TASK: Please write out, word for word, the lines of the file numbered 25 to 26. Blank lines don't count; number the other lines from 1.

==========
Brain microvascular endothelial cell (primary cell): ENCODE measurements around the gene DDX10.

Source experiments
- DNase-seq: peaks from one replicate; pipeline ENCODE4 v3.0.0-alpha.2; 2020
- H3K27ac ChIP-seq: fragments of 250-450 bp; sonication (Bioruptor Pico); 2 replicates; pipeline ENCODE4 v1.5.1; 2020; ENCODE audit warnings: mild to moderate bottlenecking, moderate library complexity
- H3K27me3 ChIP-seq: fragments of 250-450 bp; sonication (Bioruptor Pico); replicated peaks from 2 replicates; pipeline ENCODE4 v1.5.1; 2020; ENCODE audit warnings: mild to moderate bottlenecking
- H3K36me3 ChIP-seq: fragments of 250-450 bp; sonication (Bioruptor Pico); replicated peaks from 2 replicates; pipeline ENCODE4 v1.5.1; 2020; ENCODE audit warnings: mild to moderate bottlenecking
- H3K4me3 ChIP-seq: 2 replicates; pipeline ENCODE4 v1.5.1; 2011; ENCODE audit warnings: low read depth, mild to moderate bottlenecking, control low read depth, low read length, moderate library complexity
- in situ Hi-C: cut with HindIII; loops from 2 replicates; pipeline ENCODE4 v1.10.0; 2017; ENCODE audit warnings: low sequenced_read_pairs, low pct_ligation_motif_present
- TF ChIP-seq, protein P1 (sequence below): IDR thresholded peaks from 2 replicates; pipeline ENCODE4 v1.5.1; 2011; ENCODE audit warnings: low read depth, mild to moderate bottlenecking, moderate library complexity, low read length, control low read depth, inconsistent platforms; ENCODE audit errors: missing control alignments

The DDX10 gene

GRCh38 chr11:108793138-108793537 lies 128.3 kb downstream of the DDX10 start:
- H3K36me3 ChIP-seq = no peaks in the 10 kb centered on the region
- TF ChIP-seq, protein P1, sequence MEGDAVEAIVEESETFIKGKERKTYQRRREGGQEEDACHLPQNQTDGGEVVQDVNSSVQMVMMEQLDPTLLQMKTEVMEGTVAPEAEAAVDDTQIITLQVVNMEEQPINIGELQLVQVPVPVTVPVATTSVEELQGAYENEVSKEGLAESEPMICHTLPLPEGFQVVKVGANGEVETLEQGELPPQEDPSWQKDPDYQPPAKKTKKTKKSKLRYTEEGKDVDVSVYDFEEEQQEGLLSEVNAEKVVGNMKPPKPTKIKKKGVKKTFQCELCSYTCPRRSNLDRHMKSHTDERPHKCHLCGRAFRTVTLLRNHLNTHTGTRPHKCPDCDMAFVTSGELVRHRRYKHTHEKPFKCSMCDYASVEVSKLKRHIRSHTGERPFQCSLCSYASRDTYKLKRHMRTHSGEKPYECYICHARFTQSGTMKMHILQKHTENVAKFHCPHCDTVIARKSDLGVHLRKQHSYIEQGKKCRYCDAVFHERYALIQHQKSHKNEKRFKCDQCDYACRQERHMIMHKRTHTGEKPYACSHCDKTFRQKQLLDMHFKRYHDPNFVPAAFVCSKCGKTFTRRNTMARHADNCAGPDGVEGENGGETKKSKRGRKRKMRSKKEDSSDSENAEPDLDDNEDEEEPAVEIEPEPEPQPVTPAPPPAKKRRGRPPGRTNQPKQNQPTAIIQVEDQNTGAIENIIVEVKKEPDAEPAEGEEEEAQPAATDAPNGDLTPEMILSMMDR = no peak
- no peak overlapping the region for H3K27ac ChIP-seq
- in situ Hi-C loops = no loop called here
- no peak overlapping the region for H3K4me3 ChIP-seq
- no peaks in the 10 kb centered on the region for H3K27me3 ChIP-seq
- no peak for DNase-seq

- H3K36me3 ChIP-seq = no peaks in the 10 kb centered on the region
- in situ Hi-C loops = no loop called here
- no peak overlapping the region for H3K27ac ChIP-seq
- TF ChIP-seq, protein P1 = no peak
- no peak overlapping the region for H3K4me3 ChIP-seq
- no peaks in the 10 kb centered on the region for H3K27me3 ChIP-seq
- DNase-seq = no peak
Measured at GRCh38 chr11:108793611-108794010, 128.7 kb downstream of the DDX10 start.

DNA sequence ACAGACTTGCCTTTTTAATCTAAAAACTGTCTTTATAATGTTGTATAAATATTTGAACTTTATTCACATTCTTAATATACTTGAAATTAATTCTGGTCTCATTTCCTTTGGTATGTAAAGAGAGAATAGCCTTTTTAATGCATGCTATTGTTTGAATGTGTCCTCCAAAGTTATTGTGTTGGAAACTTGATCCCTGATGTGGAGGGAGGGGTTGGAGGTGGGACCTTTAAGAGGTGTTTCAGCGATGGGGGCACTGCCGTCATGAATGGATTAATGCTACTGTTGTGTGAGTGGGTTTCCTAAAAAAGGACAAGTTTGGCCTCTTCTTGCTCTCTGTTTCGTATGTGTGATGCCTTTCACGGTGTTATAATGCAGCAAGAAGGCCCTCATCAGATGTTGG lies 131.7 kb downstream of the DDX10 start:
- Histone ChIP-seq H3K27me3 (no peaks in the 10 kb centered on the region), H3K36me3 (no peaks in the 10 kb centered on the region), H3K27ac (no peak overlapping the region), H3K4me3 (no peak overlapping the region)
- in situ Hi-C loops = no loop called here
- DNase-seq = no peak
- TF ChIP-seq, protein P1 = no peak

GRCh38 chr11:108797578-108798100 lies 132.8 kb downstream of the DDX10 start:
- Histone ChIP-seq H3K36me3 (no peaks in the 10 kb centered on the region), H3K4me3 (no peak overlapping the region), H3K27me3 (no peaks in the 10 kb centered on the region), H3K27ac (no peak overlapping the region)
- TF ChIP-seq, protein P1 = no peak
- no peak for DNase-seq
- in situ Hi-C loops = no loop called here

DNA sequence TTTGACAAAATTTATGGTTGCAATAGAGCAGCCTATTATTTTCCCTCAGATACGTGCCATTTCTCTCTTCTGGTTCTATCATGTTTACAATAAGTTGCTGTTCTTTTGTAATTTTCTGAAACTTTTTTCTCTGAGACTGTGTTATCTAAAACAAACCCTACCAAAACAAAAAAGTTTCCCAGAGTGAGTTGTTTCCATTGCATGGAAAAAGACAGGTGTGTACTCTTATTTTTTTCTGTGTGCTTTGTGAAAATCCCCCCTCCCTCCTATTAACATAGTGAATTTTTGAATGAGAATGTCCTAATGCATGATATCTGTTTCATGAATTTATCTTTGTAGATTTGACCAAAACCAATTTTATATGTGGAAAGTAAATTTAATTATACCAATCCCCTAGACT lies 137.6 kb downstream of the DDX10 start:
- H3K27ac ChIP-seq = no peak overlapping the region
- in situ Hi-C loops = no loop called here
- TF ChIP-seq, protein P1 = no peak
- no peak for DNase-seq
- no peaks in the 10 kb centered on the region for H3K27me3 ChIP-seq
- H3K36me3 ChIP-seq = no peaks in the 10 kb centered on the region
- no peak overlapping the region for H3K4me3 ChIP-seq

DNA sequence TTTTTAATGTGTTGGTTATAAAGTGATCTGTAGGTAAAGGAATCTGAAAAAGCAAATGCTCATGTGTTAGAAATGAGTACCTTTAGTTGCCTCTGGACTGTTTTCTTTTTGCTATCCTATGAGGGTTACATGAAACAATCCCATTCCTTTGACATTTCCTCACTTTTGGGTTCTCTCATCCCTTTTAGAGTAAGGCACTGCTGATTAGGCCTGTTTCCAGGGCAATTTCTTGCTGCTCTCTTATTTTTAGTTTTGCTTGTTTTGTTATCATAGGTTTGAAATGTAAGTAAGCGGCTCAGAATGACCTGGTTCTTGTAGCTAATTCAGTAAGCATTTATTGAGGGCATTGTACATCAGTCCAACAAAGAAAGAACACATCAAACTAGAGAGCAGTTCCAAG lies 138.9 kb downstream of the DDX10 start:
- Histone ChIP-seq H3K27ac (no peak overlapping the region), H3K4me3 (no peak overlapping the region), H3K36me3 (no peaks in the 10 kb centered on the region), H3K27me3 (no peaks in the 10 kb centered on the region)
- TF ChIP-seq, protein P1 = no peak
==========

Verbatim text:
- DNase-seq = no peak
Measured at GRCh38 chr11:108793611-108794010, 128.7 kb downstream of the DDX10 start.